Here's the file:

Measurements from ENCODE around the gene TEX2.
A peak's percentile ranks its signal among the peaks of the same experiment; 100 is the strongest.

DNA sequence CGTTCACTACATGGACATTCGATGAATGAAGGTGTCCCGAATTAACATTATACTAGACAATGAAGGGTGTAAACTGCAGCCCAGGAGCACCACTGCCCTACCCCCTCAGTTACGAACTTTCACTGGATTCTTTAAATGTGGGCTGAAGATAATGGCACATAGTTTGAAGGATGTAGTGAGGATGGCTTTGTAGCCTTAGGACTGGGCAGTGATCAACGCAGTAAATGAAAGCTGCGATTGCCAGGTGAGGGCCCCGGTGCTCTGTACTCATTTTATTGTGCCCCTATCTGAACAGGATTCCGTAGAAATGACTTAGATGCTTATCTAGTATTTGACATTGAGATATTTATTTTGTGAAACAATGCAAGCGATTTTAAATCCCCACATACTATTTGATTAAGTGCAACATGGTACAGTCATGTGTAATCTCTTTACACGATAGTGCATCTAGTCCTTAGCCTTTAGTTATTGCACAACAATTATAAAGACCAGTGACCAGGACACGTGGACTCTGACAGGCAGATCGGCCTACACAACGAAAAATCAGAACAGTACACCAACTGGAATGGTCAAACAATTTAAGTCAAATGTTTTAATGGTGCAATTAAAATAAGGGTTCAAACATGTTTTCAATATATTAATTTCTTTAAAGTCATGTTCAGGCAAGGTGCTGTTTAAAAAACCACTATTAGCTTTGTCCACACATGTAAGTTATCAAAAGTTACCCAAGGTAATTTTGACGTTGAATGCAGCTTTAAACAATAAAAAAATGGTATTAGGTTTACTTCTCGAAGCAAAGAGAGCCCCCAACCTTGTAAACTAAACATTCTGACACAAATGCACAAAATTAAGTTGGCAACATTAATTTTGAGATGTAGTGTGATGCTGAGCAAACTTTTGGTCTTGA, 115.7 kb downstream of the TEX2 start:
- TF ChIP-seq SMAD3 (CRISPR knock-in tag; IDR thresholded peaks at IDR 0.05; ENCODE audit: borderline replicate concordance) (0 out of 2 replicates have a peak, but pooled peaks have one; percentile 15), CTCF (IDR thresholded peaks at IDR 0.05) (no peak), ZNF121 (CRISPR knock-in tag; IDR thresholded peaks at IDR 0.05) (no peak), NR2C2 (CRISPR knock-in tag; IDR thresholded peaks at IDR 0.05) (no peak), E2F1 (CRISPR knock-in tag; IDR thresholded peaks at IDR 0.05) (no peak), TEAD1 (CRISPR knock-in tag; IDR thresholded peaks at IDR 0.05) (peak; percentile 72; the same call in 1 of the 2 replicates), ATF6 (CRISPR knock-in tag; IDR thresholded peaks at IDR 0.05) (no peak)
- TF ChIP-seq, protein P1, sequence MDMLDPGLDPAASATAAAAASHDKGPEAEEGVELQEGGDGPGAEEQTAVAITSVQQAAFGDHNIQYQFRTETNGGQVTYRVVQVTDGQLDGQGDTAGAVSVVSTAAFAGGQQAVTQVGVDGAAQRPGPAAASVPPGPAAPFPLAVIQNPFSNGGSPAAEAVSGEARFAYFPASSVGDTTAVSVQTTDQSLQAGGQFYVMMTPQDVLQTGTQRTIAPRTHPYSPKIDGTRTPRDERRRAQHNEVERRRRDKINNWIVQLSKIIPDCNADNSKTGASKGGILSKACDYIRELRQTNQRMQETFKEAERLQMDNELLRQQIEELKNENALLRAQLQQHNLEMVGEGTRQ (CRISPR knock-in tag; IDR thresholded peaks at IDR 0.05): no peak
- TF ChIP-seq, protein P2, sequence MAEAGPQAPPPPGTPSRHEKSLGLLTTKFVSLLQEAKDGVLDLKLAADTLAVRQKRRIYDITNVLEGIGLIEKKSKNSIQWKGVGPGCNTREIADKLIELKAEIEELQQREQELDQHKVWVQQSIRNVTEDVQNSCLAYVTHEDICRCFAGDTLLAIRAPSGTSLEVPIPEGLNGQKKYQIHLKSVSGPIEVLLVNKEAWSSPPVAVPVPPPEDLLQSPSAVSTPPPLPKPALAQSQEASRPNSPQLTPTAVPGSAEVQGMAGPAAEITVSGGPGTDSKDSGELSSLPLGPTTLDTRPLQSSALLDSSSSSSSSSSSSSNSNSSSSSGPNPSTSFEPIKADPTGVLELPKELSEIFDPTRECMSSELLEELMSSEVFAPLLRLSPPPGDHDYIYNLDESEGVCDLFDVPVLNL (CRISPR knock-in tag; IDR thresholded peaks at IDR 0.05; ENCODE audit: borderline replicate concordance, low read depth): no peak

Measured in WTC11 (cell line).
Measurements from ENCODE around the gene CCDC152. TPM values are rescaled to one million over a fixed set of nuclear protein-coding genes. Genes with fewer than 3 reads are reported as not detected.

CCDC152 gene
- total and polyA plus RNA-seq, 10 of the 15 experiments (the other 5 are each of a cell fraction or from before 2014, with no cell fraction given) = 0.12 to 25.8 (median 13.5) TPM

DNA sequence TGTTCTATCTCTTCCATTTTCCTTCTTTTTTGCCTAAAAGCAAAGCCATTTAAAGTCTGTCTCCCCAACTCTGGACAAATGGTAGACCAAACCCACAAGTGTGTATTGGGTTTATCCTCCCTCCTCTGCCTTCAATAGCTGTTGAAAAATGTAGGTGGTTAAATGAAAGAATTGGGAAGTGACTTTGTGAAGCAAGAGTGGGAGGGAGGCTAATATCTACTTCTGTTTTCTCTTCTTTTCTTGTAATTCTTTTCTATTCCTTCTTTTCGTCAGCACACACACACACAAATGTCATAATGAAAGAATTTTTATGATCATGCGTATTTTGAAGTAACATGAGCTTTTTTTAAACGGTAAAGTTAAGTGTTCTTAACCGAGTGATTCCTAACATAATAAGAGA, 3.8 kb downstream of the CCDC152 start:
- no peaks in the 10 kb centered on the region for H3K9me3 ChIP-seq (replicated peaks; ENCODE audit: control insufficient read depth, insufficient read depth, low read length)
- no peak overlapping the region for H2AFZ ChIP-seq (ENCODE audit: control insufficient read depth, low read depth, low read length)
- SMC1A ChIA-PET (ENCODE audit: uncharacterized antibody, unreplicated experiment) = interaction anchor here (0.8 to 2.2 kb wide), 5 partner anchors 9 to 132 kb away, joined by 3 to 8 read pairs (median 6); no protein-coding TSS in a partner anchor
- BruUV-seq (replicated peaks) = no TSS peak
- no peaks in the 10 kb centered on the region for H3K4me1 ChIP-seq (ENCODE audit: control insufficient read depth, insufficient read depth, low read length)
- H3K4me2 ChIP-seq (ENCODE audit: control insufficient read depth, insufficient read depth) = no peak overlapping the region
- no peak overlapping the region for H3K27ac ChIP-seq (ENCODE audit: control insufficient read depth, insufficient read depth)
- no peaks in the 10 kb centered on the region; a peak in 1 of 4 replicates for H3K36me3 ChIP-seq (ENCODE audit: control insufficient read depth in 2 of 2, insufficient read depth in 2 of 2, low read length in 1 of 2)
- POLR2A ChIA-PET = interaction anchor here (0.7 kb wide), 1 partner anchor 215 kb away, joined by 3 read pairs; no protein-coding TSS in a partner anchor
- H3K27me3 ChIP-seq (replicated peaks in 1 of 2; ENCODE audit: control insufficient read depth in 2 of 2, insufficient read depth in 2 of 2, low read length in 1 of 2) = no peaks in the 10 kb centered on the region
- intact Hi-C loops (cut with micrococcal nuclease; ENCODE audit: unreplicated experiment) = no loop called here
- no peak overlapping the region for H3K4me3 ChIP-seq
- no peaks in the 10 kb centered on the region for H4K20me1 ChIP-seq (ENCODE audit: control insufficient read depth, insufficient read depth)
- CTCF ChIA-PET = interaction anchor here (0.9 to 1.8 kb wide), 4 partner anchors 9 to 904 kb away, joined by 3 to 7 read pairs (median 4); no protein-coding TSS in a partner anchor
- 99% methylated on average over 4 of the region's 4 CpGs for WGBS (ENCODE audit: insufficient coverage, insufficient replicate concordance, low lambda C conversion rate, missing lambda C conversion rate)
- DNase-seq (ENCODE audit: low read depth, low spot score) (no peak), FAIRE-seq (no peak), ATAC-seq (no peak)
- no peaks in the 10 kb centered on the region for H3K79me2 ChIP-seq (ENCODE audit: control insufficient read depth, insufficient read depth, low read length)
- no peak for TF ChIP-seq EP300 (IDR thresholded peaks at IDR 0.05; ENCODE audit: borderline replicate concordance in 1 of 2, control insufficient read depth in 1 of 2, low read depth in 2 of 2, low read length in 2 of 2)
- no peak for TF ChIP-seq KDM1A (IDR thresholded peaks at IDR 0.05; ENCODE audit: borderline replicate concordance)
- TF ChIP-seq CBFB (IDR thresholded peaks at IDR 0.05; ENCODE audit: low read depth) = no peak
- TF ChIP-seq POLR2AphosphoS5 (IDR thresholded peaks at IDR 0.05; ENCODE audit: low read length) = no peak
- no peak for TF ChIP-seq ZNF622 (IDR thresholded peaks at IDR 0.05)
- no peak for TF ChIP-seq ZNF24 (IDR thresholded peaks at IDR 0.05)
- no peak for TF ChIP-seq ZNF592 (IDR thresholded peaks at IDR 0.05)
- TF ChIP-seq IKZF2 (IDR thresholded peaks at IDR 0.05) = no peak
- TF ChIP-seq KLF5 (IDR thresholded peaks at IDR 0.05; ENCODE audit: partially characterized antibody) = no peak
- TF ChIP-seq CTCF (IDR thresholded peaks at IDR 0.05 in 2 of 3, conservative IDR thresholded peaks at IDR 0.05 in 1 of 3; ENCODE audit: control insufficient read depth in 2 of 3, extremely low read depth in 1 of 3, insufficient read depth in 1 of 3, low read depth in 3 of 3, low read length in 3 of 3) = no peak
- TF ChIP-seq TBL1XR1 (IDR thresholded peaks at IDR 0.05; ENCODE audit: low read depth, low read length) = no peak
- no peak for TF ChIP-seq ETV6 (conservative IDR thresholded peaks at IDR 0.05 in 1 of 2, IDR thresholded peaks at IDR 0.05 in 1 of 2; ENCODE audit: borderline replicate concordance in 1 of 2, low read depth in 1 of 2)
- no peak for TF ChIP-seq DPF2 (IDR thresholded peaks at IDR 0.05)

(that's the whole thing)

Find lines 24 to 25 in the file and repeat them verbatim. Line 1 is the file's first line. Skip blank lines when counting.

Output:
- no peaks in the 10 kb centered on the region for H4K20me1 ChIP-seq (ENCODE audit: control insufficient read depth, insufficient read depth)
- CTCF ChIA-PET = interaction anchor here (0.9 to 1.8 kb wide), 4 partner anchors 9 to 904 kb away, joined by 3 to 7 read pairs (median 4); no protein-coding TSS in a partner anchor